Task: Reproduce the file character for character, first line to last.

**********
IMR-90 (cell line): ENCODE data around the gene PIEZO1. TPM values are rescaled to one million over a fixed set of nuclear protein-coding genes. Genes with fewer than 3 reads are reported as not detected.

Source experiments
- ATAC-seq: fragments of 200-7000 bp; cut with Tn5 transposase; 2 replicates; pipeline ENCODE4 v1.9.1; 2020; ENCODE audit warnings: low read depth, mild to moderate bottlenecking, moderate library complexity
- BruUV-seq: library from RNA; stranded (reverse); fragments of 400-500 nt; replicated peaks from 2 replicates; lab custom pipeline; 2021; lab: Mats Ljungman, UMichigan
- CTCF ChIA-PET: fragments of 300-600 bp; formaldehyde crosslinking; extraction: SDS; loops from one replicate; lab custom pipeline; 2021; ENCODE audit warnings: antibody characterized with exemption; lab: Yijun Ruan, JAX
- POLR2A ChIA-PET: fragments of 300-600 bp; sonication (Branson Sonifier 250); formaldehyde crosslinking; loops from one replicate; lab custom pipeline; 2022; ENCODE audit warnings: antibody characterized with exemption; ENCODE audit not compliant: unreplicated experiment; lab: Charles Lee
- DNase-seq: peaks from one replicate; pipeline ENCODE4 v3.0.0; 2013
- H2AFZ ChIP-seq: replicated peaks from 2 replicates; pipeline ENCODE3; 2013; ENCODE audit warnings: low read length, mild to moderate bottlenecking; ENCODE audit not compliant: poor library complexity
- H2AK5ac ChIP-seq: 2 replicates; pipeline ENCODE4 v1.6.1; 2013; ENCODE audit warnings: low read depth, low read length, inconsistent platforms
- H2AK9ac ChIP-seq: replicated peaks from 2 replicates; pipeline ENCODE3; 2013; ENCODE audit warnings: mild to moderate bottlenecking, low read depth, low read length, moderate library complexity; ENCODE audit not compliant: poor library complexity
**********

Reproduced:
IMR-90 (cell line): ENCODE data around the gene PIEZO1. TPM values are rescaled to one million over a fixed set of nuclear protein-coding genes. Genes with fewer than 3 reads are reported as not detected.

Source experiments
- ATAC-seq: fragments of 200-7000 bp; cut with Tn5 transposase; 2 replicates; pipeline ENCODE4 v1.9.1; 2020; ENCODE audit warnings: low read depth, mild to moderate bottlenecking, moderate library complexity
- BruUV-seq: library from RNA; stranded (reverse); fragments of 400-500 nt; replicated peaks from 2 replicates; lab custom pipeline; 2021; lab: Mats Ljungman, UMichigan
- CTCF ChIA-PET: fragments of 300-600 bp; formaldehyde crosslinking; extraction: SDS; loops from one replicate; lab custom pipeline; 2021; ENCODE audit warnings: antibody characterized with exemption; lab: Yijun Ruan, JAX
- POLR2A ChIA-PET: fragments of 300-600 bp; sonication (Branson Sonifier 250); formaldehyde crosslinking; loops from one replicate; lab custom pipeline; 2022; ENCODE audit warnings: antibody characterized with exemption; ENCODE audit not compliant: unreplicated experiment; lab: Charles Lee
- DNase-seq: peaks from one replicate; pipeline ENCODE4 v3.0.0; 2013
- H2AFZ ChIP-seq: replicated peaks from 2 replicates; pipeline ENCODE3; 2013; ENCODE audit warnings: low read length, mild to moderate bottlenecking; ENCODE audit not compliant: poor library complexity
- H2AK5ac ChIP-seq: 2 replicates; pipeline ENCODE4 v1.6.1; 2013; ENCODE audit warnings: low read depth, low read length, inconsistent platforms
- H2AK9ac ChIP-seq: replicated peaks from 2 replicates; pipeline ENCODE3; 2013; ENCODE audit warnings: mild to moderate bottlenecking, low read depth, low read length, moderate library complexity; ENCODE audit not compliant: poor library complexity